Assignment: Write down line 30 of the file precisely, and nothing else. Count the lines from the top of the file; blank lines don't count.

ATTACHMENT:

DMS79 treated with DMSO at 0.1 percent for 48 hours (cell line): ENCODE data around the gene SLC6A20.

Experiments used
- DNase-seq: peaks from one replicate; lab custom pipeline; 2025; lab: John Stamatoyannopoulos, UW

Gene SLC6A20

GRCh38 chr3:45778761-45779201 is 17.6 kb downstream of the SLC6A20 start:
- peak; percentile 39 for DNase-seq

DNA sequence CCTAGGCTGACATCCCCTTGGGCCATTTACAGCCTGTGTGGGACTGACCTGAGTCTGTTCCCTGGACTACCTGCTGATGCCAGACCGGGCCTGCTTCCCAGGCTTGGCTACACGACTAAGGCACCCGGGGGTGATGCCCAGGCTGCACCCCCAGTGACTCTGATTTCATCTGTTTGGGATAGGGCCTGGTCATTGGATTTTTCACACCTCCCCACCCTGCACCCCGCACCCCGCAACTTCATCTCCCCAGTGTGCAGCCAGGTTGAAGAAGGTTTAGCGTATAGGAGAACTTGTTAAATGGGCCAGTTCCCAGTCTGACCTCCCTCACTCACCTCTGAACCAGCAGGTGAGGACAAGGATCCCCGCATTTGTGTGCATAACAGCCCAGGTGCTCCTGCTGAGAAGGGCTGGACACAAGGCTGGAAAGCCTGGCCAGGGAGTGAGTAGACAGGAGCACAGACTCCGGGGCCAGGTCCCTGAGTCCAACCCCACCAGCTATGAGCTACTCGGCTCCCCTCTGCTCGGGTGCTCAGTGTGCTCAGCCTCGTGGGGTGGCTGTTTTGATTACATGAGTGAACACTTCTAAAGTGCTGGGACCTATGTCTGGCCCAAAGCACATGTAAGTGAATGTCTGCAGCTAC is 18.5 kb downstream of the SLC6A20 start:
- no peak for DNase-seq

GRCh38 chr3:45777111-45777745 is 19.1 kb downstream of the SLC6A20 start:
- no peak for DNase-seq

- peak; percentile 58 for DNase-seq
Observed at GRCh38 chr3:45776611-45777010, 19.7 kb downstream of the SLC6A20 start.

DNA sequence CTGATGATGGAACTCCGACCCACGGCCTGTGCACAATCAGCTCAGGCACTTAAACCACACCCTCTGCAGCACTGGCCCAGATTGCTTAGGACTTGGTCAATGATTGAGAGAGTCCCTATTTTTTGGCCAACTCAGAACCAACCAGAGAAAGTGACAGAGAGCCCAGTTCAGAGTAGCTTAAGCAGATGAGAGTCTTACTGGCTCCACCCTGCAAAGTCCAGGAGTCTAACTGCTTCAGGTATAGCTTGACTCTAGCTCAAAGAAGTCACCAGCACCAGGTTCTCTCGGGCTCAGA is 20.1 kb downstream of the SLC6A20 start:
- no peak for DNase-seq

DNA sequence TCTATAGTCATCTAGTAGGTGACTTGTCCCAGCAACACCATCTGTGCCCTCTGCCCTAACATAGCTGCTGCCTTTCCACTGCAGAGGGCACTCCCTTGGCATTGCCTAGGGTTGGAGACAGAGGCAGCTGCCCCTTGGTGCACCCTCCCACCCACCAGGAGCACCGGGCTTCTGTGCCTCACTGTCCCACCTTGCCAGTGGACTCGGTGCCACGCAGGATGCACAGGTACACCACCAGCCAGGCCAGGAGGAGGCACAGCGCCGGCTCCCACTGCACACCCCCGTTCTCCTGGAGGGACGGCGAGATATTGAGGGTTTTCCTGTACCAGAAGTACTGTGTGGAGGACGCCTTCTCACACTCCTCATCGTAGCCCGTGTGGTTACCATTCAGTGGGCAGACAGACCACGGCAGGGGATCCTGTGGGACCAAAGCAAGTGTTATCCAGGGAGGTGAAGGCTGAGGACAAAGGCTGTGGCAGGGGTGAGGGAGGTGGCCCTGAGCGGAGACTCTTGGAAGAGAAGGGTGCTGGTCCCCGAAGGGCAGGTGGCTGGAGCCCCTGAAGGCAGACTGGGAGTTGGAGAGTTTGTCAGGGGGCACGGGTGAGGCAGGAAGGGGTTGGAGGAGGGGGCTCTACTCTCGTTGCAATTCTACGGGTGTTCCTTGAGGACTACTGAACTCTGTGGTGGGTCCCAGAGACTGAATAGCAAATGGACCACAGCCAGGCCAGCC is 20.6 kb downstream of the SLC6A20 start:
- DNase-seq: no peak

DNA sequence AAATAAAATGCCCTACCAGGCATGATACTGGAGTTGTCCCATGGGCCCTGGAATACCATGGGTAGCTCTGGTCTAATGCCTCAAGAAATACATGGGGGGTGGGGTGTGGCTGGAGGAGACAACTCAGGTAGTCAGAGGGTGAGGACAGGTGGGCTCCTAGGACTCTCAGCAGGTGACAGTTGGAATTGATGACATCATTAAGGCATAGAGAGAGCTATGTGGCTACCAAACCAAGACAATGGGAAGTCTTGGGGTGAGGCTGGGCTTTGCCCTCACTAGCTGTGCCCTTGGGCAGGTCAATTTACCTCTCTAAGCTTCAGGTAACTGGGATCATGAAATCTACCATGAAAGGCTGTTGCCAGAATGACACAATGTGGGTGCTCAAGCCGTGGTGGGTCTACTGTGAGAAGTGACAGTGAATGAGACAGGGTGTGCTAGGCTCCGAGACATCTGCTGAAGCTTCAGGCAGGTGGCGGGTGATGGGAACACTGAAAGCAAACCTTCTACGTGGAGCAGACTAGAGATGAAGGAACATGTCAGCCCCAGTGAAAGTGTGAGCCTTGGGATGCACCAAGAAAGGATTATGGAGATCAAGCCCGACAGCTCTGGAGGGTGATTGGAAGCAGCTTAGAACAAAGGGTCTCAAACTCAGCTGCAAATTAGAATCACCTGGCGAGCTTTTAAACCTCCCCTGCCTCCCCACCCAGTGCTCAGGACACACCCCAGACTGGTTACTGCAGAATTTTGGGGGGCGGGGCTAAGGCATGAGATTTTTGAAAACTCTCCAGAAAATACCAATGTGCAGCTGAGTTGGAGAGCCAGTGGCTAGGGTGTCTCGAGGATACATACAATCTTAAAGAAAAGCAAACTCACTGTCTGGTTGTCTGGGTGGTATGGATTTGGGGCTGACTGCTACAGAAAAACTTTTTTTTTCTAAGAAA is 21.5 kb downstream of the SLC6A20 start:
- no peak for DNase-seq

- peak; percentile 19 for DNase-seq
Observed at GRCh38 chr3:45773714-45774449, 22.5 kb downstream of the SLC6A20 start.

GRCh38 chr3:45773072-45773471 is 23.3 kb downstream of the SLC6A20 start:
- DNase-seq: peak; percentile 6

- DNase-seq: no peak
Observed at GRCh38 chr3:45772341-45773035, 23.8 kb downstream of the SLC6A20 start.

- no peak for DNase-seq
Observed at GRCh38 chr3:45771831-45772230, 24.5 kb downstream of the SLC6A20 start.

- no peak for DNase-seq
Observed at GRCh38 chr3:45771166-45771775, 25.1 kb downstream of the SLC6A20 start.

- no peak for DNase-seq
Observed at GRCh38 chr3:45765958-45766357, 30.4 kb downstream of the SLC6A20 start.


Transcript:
Observed at GRCh38 chr3:45765958-45766357, 30.4 kb downstream of the SLC6A20 start.